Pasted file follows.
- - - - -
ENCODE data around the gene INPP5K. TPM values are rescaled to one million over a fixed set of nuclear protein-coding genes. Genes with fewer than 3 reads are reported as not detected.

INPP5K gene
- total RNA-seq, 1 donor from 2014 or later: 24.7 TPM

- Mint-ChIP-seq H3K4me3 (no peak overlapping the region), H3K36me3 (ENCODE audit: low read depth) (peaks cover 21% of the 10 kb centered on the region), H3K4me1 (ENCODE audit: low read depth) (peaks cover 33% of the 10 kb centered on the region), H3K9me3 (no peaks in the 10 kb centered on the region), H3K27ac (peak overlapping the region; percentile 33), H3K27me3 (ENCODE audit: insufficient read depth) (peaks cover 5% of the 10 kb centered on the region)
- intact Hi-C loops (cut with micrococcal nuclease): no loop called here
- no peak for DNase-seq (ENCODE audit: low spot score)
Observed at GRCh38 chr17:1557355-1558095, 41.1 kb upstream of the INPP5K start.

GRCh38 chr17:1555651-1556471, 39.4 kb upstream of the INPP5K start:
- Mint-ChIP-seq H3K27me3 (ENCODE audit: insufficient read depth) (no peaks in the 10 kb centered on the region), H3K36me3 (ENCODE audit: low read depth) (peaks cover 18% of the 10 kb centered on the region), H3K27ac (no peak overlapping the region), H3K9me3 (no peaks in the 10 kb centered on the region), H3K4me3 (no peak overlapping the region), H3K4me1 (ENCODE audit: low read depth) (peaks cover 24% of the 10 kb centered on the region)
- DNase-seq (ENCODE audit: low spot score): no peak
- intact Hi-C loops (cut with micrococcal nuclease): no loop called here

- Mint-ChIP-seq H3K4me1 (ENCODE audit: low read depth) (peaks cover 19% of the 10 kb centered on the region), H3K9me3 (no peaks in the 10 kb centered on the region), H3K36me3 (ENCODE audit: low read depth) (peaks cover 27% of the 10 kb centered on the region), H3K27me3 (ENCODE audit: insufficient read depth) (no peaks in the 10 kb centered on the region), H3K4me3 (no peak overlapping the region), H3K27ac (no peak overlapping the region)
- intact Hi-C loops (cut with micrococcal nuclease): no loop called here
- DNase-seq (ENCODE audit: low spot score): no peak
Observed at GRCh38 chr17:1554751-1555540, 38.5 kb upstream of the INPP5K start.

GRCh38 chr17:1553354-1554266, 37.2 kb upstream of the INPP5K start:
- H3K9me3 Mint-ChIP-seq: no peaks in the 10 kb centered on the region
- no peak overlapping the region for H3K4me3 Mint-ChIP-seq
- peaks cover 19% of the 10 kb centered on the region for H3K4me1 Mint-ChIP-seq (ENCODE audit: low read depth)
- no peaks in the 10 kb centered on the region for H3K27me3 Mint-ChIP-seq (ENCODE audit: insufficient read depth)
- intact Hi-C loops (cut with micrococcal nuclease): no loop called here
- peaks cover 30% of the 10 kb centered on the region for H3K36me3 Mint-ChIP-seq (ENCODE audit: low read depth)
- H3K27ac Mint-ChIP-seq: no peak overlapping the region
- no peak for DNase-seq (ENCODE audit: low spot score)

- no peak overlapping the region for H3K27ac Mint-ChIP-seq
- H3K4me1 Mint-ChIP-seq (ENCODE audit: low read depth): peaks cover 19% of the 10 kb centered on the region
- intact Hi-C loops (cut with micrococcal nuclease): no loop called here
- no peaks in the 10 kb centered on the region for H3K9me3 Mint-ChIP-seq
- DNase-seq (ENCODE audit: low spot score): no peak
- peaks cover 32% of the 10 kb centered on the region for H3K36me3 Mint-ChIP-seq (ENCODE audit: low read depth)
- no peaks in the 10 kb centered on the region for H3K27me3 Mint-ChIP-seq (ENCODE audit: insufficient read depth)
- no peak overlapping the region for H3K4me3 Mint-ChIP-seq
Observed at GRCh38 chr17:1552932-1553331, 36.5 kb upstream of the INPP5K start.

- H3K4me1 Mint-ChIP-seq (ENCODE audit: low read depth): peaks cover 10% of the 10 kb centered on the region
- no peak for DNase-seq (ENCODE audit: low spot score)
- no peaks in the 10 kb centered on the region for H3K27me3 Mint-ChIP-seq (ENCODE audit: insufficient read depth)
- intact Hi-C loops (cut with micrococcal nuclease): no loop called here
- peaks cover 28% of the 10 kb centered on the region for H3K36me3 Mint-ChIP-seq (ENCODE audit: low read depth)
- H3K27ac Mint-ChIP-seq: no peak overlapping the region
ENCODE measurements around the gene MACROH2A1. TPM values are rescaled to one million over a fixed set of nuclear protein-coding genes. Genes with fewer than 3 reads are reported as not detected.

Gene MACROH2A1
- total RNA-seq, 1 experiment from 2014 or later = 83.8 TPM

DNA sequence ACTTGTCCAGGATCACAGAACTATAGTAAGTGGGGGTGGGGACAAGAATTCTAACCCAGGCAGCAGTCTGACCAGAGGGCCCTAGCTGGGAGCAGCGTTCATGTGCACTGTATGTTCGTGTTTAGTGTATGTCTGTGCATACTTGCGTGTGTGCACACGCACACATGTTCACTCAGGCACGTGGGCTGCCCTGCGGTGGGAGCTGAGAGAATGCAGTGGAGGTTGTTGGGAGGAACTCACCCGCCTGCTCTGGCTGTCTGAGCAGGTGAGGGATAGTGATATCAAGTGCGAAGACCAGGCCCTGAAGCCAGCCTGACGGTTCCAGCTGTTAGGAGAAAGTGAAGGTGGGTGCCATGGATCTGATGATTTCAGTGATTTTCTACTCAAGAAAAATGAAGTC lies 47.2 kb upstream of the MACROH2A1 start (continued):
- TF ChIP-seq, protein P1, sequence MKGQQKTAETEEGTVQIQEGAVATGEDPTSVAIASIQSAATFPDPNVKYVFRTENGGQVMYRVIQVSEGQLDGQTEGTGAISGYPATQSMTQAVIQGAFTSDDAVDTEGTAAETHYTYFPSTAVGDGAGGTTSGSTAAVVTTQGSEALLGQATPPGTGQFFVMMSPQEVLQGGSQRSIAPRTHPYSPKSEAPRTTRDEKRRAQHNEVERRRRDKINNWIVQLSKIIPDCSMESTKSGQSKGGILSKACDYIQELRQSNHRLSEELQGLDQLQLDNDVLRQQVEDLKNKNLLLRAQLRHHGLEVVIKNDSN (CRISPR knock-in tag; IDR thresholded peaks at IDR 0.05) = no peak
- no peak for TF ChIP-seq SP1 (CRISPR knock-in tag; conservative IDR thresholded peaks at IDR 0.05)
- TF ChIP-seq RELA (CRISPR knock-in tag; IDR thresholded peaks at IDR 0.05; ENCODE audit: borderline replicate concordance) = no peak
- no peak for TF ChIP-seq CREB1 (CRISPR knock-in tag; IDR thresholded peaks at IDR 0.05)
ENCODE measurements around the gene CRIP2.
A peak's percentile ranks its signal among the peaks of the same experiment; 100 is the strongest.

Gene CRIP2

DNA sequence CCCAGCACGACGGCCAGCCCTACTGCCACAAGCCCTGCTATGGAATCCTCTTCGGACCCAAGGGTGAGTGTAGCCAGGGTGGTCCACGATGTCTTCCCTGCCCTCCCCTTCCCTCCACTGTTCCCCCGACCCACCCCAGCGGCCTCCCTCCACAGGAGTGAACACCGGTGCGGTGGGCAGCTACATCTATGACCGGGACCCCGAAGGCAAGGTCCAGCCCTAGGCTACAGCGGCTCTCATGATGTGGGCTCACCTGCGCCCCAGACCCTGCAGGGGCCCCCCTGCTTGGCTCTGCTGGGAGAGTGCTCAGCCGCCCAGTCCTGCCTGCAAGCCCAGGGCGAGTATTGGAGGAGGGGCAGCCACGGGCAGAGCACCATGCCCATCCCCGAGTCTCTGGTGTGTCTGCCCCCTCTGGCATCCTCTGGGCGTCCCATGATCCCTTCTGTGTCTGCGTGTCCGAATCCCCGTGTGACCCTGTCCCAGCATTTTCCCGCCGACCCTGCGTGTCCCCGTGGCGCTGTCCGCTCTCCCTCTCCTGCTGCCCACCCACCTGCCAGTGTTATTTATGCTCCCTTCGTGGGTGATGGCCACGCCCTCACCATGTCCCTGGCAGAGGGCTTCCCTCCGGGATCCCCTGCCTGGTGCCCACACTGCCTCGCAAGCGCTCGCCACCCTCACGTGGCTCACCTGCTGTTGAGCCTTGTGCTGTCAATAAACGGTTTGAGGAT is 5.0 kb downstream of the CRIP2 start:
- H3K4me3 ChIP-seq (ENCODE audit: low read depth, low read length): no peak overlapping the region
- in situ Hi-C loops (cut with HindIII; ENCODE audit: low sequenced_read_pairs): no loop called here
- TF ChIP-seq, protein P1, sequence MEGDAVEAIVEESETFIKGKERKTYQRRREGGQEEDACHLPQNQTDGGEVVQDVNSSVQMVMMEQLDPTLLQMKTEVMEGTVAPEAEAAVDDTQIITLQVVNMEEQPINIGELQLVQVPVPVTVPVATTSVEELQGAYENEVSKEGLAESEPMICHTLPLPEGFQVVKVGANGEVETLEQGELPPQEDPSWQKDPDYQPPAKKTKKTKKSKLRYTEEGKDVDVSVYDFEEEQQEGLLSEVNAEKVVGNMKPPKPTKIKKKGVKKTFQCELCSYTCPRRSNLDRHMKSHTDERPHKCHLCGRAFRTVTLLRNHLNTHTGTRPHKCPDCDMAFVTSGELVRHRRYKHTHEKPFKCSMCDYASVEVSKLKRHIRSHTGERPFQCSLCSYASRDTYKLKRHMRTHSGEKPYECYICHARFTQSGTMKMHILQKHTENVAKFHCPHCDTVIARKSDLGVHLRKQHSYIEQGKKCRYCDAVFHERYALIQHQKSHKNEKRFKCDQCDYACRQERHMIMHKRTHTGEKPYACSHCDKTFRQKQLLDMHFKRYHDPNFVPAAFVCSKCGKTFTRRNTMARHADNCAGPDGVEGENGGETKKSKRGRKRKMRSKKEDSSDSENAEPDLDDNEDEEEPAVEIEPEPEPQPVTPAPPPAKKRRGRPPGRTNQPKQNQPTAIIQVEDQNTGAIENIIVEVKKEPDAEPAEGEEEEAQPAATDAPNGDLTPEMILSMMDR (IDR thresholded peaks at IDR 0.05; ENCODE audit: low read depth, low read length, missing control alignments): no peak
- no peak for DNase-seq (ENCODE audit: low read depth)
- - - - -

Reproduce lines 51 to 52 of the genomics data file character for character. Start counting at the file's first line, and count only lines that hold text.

DNA sequence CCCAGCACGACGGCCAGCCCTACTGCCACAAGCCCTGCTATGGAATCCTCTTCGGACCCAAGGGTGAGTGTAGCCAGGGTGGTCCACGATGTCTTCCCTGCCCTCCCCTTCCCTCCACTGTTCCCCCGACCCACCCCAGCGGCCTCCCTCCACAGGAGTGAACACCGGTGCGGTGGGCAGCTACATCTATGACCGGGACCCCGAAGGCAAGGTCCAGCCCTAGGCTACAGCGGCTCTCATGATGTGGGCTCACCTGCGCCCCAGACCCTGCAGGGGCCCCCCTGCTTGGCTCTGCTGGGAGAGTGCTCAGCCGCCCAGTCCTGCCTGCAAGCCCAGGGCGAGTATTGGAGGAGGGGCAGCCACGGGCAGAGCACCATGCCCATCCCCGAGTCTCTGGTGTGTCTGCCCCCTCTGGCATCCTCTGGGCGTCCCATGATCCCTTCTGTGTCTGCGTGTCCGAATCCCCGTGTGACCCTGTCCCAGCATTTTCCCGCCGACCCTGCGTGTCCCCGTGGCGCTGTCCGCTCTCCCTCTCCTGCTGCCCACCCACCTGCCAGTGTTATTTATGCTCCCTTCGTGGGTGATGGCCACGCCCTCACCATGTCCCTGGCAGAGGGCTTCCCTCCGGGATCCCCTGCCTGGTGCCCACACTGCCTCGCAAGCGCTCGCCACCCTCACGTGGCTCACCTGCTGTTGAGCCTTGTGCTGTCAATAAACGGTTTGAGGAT is 5.0 kb downstream of the CRIP2 start:
- H3K4me3 ChIP-seq (ENCODE audit: low read depth, low read length): no peak overlapping the region